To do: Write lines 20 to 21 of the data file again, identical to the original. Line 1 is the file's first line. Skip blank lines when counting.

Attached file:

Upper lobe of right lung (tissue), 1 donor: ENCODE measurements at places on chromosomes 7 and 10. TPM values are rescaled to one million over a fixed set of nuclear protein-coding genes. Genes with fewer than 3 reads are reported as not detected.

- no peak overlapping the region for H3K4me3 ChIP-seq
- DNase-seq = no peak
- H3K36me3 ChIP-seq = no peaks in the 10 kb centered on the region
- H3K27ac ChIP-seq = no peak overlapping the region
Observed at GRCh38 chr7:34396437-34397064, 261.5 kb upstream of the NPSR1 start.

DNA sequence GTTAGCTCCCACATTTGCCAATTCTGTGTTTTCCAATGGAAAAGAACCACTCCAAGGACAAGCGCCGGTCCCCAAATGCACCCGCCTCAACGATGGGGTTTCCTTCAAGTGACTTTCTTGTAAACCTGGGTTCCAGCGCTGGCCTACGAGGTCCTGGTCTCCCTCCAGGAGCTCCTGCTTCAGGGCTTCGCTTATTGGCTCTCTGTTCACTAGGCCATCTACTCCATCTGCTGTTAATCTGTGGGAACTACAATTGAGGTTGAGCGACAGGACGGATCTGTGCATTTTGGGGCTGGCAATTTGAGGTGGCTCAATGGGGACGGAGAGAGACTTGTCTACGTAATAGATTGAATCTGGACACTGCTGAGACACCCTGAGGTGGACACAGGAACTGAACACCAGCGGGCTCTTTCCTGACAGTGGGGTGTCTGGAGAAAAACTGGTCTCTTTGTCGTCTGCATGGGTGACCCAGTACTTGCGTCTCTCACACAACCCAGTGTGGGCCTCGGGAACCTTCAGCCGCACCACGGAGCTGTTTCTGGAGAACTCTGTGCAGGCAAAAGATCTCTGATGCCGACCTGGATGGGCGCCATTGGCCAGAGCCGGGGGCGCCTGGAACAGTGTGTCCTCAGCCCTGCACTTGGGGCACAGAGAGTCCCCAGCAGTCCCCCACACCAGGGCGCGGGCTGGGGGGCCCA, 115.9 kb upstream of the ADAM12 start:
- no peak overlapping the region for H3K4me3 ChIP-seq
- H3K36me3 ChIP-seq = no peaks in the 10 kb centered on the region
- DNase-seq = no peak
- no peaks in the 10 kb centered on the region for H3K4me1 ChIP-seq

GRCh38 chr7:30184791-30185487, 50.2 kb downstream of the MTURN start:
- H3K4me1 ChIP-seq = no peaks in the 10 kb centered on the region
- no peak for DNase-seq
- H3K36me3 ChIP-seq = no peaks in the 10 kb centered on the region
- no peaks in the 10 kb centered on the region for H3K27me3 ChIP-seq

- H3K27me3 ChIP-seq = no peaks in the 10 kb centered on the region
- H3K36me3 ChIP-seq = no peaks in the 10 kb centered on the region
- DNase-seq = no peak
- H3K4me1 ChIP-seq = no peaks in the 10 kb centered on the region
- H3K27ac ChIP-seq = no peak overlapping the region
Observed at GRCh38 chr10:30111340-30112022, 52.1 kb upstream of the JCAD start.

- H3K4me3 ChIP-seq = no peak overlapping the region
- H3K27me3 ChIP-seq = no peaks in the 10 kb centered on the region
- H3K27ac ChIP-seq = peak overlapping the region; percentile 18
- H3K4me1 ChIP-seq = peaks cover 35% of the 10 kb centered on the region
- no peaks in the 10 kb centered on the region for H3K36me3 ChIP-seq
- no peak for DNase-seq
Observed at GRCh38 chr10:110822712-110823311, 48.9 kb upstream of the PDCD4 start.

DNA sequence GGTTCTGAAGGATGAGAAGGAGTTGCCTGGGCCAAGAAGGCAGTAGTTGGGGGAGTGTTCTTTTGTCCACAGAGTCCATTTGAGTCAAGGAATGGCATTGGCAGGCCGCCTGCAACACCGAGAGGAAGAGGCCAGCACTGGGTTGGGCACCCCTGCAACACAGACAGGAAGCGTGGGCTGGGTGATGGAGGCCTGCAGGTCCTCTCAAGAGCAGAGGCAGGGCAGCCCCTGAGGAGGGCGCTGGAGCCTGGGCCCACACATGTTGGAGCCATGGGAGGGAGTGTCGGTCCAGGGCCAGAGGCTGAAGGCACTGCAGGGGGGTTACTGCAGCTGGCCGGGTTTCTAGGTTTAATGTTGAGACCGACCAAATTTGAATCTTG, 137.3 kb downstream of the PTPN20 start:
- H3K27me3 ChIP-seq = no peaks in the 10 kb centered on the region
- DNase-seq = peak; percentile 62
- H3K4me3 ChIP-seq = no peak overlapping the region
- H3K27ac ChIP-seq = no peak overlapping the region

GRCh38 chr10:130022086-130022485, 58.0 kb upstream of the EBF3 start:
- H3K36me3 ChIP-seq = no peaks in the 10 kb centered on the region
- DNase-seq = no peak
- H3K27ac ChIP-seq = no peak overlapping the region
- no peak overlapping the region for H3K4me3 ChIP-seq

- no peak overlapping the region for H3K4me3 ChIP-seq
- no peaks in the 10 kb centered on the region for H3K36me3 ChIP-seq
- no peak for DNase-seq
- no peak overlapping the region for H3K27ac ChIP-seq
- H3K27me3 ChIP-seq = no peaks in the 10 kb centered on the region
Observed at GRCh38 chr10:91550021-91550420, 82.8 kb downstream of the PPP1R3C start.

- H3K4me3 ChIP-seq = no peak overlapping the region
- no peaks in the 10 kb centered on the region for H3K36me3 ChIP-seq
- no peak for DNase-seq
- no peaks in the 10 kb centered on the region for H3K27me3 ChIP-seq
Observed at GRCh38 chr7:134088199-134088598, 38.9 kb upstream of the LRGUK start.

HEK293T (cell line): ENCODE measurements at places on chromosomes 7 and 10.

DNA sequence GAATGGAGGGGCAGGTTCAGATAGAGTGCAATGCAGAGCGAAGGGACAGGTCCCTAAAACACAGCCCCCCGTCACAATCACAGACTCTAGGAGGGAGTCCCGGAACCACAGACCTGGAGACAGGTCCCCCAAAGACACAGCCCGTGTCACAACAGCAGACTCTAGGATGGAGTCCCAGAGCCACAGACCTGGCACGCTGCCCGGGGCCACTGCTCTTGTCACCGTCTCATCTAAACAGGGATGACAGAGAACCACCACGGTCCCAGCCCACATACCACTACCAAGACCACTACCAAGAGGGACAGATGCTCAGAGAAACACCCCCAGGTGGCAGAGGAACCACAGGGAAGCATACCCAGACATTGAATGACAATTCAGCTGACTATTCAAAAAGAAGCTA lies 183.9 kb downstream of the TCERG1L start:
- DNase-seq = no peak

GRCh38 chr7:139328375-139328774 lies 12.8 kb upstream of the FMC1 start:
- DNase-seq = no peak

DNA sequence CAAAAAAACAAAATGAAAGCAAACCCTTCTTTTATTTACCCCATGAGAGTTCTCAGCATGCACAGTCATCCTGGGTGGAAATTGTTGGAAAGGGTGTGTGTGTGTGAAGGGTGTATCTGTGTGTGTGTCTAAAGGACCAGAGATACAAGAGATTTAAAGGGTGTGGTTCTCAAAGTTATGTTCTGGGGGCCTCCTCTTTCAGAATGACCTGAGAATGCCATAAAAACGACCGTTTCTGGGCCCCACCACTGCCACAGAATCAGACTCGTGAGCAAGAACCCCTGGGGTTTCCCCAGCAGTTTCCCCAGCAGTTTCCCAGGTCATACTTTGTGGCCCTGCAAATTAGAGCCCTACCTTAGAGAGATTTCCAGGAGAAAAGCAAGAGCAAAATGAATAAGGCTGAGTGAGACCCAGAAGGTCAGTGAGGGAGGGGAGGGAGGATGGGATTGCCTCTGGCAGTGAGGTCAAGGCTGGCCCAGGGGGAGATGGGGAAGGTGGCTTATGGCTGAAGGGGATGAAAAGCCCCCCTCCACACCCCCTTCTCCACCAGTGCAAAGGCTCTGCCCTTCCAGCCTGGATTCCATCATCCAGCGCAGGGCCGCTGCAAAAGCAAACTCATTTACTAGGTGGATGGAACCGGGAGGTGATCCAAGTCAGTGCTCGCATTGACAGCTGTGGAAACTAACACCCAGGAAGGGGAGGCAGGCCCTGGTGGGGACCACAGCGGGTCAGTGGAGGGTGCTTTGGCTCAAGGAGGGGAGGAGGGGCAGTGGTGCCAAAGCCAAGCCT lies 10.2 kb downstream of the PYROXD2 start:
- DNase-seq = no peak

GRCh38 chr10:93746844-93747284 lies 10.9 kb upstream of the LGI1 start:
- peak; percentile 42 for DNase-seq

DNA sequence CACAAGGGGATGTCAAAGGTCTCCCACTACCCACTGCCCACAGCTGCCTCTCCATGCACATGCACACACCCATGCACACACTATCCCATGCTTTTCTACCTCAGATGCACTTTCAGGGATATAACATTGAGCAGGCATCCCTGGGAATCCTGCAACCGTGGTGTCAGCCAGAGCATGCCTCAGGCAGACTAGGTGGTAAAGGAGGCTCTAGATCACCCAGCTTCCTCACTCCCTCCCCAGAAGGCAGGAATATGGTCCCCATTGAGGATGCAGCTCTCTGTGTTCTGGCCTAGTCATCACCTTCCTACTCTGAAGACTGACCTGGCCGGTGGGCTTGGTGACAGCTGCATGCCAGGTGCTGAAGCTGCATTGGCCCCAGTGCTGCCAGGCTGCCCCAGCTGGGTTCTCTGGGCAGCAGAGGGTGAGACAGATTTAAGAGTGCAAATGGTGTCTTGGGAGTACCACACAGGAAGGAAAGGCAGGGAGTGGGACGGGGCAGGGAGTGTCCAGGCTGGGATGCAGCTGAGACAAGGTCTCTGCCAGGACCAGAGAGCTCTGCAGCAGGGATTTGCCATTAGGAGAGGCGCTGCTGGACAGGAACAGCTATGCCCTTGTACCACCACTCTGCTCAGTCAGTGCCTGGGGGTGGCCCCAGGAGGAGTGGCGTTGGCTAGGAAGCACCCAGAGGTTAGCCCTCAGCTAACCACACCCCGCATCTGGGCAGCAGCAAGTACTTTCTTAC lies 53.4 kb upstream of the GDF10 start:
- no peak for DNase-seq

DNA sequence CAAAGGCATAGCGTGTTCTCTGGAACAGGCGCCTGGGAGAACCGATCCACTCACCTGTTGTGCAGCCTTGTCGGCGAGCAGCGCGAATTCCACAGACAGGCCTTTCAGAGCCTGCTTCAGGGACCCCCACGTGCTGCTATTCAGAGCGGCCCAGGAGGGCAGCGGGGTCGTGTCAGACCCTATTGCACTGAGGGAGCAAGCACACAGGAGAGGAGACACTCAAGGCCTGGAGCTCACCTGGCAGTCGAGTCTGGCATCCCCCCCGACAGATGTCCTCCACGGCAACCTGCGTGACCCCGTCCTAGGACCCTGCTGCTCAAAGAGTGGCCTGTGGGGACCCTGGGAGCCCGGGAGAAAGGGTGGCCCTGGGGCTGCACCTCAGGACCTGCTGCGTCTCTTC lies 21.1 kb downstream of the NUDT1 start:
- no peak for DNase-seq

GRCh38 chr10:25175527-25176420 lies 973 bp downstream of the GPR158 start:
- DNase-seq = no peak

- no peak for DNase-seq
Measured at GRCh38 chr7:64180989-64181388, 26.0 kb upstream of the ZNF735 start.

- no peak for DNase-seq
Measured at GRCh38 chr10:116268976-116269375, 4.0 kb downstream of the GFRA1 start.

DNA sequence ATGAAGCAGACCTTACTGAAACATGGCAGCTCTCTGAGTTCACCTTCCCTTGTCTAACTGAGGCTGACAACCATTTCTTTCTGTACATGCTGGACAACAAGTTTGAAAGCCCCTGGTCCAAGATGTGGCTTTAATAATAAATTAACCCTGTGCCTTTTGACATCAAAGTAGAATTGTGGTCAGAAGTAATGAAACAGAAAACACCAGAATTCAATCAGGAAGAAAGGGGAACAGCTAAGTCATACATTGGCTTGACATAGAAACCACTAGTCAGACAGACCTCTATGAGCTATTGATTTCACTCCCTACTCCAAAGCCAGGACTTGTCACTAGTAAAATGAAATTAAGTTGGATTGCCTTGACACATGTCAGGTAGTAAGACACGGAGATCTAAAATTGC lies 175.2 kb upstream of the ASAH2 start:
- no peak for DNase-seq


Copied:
- H3K4me1 ChIP-seq = no peaks in the 10 kb centered on the region
- H3K27ac ChIP-seq = no peak overlapping the region